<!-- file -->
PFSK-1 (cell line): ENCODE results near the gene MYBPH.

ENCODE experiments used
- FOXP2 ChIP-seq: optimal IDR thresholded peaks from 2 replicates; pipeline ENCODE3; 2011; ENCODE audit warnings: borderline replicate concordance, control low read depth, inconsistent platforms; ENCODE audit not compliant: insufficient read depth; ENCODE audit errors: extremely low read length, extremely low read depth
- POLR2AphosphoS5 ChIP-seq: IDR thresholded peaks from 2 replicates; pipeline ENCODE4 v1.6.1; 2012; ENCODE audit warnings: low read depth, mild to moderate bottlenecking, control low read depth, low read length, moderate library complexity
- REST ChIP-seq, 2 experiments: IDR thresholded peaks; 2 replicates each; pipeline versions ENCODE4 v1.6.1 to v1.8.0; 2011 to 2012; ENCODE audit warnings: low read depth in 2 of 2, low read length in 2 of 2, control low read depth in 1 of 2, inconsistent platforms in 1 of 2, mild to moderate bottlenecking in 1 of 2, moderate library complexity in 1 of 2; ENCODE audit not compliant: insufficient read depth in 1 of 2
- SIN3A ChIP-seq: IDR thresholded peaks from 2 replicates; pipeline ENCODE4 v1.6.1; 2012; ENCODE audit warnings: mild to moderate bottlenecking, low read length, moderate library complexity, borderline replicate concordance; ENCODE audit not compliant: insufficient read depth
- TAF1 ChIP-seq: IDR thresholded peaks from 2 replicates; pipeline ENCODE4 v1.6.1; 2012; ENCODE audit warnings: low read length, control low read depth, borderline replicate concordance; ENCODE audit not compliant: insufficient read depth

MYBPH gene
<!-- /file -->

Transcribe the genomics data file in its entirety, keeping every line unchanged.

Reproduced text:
PFSK-1 (cell line): ENCODE results near the gene MYBPH.

ENCODE experiments used
- FOXP2 ChIP-seq: optimal IDR thresholded peaks from 2 replicates; pipeline ENCODE3; 2011; ENCODE audit warnings: borderline replicate concordance, control low read depth, inconsistent platforms; ENCODE audit not compliant: insufficient read depth; ENCODE audit errors: extremely low read length, extremely low read depth
- POLR2AphosphoS5 ChIP-seq: IDR thresholded peaks from 2 replicates; pipeline ENCODE4 v1.6.1; 2012; ENCODE audit warnings: low read depth, mild to moderate bottlenecking, control low read depth, low read length, moderate library complexity
- REST ChIP-seq, 2 experiments: IDR thresholded peaks; 2 replicates each; pipeline versions ENCODE4 v1.6.1 to v1.8.0; 2011 to 2012; ENCODE audit warnings: low read depth in 2 of 2, low read length in 2 of 2, control low read depth in 1 of 2, inconsistent platforms in 1 of 2, mild to moderate bottlenecking in 1 of 2, moderate library complexity in 1 of 2; ENCODE audit not compliant: insufficient read depth in 1 of 2
- SIN3A ChIP-seq: IDR thresholded peaks from 2 replicates; pipeline ENCODE4 v1.6.1; 2012; ENCODE audit warnings: mild to moderate bottlenecking, low read length, moderate library complexity, borderline replicate concordance; ENCODE audit not compliant: insufficient read depth
- TAF1 ChIP-seq: IDR thresholded peaks from 2 replicates; pipeline ENCODE4 v1.6.1; 2012; ENCODE audit warnings: low read length, control low read depth, borderline replicate concordance; ENCODE audit not compliant: insufficient read depth

MYBPH gene